Monday, 29 December 2014

Mages, Sorcery and bullets???... What the heck?!

I have a few pretty firm prejudices when it comes to fantasy. There are some things that just shouldn't be messed with. It's a bit like the way I've always thought that women shouldn't try and sing songs by Queen. No matter how well it's done, it just never sounds right to me.

When it comes to classic fantasy, I've always had a thing against gunpowder and guns in general. In my head at least, if you're going to have wizards then you can't have modernity to that extent. Oddly I have no issue with steam power. You want trains and pumps? No problem... get shovelling. Gunpowder? Oh hell no! Gandalf wasn't packing heat now was he? As for Saruman's bomb - well the less said the better.

Dwarves were always restricted to crossbows and axes in my imaginings. Sure they could have mines and all manner of innovations but we're not having guns and cannons. I know this is silly but then clich├ęd stereotypes do  have their place and, if you think about it, they form the core of any genre. Give me a dwarf with a vaguely Scottish accent swigging beer by the tankard and with a beard that comes down to his knees and I'm happy. We won't think too closely about how much of a pain that beard would be... Eating soup? Washing? Sleeping without strangling yourself?

With all this in mind then, I should have been less than keen on Brian McClellan's Promise of Blood. The novel is the first in his Powder Mage trilogy and delivers on every image that those two words conjure up. Mages with the ability to draw their power from gunpowder itself and influence the path of bullets. People with the capability to enter powder trance by snorting the stuff like snuff and enhance their senses and strength When you add in the fact that there are classical sorcerers too then this should really not have been my thing at all. I should have HATED this.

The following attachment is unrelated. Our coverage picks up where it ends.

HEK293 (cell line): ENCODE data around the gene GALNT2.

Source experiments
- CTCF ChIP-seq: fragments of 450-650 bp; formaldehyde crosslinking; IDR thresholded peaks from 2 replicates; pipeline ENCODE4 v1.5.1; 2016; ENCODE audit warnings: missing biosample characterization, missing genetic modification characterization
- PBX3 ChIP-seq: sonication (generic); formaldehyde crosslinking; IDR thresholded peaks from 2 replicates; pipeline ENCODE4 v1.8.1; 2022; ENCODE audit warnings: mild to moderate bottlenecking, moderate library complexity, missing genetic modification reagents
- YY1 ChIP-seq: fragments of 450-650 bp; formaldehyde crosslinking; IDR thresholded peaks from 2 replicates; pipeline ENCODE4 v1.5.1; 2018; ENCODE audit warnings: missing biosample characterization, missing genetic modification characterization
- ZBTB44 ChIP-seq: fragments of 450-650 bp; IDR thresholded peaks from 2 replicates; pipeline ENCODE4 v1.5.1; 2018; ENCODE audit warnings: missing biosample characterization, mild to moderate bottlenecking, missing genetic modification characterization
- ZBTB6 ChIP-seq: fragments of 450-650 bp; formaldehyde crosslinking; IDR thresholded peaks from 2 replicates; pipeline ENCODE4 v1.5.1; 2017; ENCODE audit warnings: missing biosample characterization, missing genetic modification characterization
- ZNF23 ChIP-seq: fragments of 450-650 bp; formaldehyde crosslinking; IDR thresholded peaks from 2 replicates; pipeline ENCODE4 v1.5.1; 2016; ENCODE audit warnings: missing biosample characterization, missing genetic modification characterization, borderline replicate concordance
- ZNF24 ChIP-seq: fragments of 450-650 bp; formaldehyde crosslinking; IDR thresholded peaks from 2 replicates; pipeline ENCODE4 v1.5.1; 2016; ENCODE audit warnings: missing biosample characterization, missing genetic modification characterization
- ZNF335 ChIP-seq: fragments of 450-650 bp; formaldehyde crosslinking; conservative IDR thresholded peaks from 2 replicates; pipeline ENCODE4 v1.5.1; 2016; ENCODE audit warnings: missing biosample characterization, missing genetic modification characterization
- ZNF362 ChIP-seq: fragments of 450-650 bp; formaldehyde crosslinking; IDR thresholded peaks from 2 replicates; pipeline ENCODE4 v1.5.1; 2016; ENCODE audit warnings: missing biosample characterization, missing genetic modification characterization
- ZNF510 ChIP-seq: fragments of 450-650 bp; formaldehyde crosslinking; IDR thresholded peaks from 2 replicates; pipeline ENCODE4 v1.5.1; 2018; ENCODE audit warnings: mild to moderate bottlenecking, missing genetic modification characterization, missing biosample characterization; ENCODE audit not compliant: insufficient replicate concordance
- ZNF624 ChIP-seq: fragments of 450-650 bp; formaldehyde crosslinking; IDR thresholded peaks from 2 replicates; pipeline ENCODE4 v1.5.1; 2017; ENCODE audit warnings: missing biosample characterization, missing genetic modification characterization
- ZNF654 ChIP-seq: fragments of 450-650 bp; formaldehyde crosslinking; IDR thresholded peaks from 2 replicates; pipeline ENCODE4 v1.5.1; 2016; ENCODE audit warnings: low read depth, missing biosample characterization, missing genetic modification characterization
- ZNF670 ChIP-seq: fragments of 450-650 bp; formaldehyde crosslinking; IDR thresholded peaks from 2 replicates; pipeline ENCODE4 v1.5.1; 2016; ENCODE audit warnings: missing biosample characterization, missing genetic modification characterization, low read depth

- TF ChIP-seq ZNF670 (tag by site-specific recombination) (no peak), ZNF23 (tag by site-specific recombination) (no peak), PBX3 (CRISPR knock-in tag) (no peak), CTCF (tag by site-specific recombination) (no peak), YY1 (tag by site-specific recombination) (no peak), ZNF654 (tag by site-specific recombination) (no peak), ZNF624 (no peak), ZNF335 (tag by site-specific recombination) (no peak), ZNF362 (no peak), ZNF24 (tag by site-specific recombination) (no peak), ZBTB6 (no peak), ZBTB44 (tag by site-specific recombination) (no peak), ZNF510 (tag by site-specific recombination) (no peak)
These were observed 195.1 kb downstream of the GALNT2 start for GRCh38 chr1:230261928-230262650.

Against all odds I absolutely loved this book. McClellan has an engaging voice and delivery a nation that has a feel of revolutionary Paris (or maybe that was just the guillotines). The reader is dropped right into the middle of the action with the city writhing is the throes of insurrection as a monarchy is overthrown and a fledgling republic created. There are no overly glaring info-dumps and the reader learns about the world through the eyes of McClellan's characters.

This is a book that is one huge juxtaposition. Classical fantasy tropes like sorcery are pitted against a clearly industrialised society with newspapers and unions. The powder mages themselves personify this clash between magic and modernity. Throw into the mix the re-emergence of half-forgotten gods and the concoction is complete. This combination of concepts should be jarring. It should clash horribly and the book ought to be a colossal train wreck, but it isn't. It's fabulous.

Are there holes in it? Of course there are. I think there are probably holes in any story if you choose to look hard enough. Writing is like any art, it needs to be observed from the correct distance. Sit too close to the stage at a ballet and you'll ruin the illusion. Stand too close to the painting and you'll miss the art and see nothing but brush strokes. A good story takes you out of yourself, up and away on the threads of the tale, if you choose to poke holes in it then you deserve to fall out of the sky.

The writing is solid with well-woven characters and an intricate plot. The machinations are cunning and the world well-forged. The magic is especially well done and balanced carefully so as not to be all-powerful. For me however, the real gem in this novel was the politics, both on the international level and also within the coalition behind the revolution. The fledgling leaders work on a basis of realpolitik and the brutal practicalities of their decisions lend a depth to the novel that would have been missing if it had all been fairy tale endings.

I simply cannot recommend this novel enough. Hands down the best thing I've read since Prince of Thorns and for many of the same reasons that made that work brilliant.